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Wellness

Unable to sue the Army for medical malpractice, this retired soldier is now fighting the VA for benefits | Military Times

Doctors in the oprating room

What began as a treatable birth defect turned into a dislocated neck and a stroke.  Retired Sgt. 1st Class Barbara Ospina is paralyzed, in debilitating pain and confined to a wheelchair for most of the day.  According to Ospina, it was a result of malpractice performed by military doctors.  The Feres Doctrine, a 1950 Supreme Court decision, prevents her from ... Read More »

Tech time not to blame for teens’ mental health problems | Science Daily

A teenage boy on his phone

Who’s up for a debate?  Contrary to popular belief, a study suggests that the time teenagers are spending online and on their phones is not bad. Published in the journal Clinical Psychological Science, the study suggests that the time adolescents are spending on their phones and online does not worsen mental health.  The researchers found little evidence of longitudinal or ... Read More »

Artificial intelligence can diagnose PTSD by analyzing voices | Science Daily

Wavy multi colored voice analysis bar

A specially designed computer program can help diagnose post-traumatic stress disorder (PTSD) in veterans by analyzing their voices. Published online April 22 in the journal Depression and Anxiety, the study found that an artificial intelligence tool can distinguish — with 89 percent accuracy — between the voices of those with or without PTSD. More than 70 percent of adults worldwide ... Read More »

Autism wristband predicts aggressive outbursts in children with 84 percent accuracy | Independent

Scientists have created a wearable device they say can predict aggressive outbursts in people with autism. Worn on the wrist, the tech detects signs of stress by monitoring heart rate, skin temperature, sweating and arm movements. The makers say it can forecast an outburst of aggression 60 seconds before it happens, with 84 percent accuracy. Source: Autism wristband predicts aggressive ... Read More »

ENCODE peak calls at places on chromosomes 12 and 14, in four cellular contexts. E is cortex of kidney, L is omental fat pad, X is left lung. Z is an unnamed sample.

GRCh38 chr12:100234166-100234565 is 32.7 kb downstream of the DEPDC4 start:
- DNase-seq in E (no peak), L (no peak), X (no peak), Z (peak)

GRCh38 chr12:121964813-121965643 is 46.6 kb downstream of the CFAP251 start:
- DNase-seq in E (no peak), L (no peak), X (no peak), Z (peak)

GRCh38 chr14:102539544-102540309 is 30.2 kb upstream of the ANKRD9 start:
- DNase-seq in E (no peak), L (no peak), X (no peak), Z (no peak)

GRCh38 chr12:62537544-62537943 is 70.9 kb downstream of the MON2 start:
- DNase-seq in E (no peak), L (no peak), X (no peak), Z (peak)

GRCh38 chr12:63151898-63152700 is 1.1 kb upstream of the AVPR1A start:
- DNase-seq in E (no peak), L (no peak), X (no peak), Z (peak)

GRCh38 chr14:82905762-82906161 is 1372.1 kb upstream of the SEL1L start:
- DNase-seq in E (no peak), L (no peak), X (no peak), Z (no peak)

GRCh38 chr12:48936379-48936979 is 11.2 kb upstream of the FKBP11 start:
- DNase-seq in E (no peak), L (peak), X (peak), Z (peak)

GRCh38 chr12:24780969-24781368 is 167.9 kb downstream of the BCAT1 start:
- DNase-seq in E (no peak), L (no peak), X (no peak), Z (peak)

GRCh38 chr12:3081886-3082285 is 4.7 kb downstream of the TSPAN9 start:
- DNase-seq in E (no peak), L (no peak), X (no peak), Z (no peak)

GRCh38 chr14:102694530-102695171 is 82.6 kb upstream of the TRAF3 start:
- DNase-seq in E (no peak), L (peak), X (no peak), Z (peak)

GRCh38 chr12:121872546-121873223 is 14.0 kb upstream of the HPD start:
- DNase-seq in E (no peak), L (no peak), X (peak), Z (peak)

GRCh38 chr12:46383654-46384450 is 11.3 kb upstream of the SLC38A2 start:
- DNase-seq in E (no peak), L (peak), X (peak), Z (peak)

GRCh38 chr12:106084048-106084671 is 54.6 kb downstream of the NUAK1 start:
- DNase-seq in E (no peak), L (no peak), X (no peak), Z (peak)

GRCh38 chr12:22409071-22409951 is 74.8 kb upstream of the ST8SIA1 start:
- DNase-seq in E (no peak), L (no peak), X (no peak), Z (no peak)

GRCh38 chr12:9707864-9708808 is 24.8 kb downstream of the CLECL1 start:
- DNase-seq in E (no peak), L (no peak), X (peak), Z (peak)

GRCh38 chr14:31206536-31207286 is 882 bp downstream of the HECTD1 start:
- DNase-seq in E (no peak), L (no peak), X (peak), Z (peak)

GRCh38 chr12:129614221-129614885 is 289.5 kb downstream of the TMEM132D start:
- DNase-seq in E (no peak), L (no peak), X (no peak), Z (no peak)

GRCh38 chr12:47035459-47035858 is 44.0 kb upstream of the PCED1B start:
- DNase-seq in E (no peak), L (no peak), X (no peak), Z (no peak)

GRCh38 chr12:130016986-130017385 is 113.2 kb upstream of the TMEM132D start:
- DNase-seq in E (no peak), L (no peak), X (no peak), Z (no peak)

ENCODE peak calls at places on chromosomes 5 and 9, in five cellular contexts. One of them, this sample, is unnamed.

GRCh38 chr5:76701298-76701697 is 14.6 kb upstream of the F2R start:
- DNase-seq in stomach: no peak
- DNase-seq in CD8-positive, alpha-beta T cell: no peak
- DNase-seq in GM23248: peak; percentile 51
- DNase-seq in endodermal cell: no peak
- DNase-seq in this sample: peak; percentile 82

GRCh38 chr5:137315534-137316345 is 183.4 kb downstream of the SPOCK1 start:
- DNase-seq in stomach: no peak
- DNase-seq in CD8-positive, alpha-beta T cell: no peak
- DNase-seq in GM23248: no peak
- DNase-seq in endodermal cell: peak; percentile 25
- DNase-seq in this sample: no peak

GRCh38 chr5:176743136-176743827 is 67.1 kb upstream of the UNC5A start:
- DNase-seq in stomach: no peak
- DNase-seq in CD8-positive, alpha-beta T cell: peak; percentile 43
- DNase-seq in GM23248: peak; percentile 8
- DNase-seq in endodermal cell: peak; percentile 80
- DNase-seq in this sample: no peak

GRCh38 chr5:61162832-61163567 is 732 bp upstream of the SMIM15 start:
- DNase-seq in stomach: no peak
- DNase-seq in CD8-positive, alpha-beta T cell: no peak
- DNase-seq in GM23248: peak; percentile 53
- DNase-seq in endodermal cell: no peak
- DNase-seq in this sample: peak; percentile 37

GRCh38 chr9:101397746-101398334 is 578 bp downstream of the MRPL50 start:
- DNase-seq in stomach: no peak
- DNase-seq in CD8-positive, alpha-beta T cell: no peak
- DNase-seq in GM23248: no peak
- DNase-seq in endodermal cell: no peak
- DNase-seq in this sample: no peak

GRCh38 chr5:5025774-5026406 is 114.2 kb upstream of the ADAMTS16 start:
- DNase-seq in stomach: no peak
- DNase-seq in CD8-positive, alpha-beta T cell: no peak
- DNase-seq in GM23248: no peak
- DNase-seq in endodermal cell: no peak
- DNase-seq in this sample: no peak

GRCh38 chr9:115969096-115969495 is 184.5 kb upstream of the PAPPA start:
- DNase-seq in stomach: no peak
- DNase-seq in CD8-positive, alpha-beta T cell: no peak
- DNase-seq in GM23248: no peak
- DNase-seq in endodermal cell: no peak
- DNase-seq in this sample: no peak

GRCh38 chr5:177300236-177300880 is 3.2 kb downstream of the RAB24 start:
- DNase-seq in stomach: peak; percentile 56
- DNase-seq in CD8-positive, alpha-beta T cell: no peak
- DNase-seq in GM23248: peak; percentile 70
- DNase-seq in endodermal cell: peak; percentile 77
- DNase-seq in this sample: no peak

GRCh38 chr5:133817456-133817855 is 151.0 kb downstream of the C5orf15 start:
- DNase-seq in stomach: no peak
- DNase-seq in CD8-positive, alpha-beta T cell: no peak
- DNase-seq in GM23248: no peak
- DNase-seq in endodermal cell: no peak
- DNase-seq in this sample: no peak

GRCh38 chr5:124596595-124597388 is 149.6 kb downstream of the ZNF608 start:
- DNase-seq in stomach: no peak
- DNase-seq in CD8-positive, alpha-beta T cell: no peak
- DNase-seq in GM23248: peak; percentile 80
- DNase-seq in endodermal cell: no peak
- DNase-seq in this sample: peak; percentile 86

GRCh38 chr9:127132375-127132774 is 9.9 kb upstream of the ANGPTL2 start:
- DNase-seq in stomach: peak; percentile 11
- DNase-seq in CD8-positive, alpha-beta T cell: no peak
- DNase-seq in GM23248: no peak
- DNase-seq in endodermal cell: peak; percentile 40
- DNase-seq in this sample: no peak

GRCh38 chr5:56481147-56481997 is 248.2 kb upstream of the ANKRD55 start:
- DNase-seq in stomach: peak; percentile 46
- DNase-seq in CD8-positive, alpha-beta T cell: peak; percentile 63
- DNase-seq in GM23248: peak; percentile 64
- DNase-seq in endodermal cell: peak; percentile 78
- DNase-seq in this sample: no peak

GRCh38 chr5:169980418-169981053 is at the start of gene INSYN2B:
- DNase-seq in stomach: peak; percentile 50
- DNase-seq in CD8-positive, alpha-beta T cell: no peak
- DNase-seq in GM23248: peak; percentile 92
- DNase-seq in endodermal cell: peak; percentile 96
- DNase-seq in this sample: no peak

Wearable sensors detect what’s in your sweat | Science Daily

Needle pricks not your thing? A team of scientists at the University of California, Berkeley, is developing wearable skin sensors that can detect what’s in your sweat. They hope that one day, monitoring perspiration could bypass the need for more invasive procedures like blood draws, and provide real-time updates on health problems such as dehydration or fatigue. In a paper ... Read More »

Scientists Reverse Aging Process in Rat Brain Stem Cells | Science Daily

New research, published today in Nature, reveals how increasing brain stiffness as we age causes brain stem cell dysfunction, and demonstrates new ways to reverse older stem cells to a younger, healthier state. The results have far reaching implications for how we understand the ageing process, and how we might develop much-needed treatments for age-related brain diseases. As our bodies ... Read More »

Transitional contact lenses are finally here | CNET

I step outside of my office on a sunny morning and the intense bright light makes me squint. Instead of reaching for my sunglasses like I always do, I wait a few seconds for my new contact lenses to adjust to the light. Within 30 seconds, the sunlight is less intense — almost like I am wearing sunglasses, but not ... Read More »

Paralyzed man regains use of hands thanks to innovative nerve surgery | CNN

“Before, I was confined to a wheelchair but I couldn’t push it unless I wore special gloves. If I dropped something on the ground, I had to ask someone to pick it up. I couldn’t drive. To pick up a drink, I’d have to use two hands and squeeze them up.” “It’s made a massive difference to my life,” he ... Read More »

Brain molecule identified as key in anxiety model | Science Daily

Boosting a single molecule in the brain can change “dispositional anxiety,” the tendency to perceive many situations as threatening, in nonhuman primates, researchers from the University of California, Davis, and the University of Wisconsin-Madison have found. The molecule, neurotrophin-3, stimulates neurons to grow and make new connections. Source: Brain molecule identified as key in anxiety model | Science Daily Read More »

Flavonoid-rich diet protects against cancer and heart disease, study finds | Science Daily

Consuming flavonoid-rich items such as apples and tea protects against cancer and heart disease, particularly for smokers and heavy drinkers, according to new research from Edith Cowan University (ECU). Researchers from ECU’s School of Medical and Health Sciences analysed data from the Danish Diet, Cancer and Health cohort that assessed the diets of 53,048 Danes over 23 years. They found ... Read More »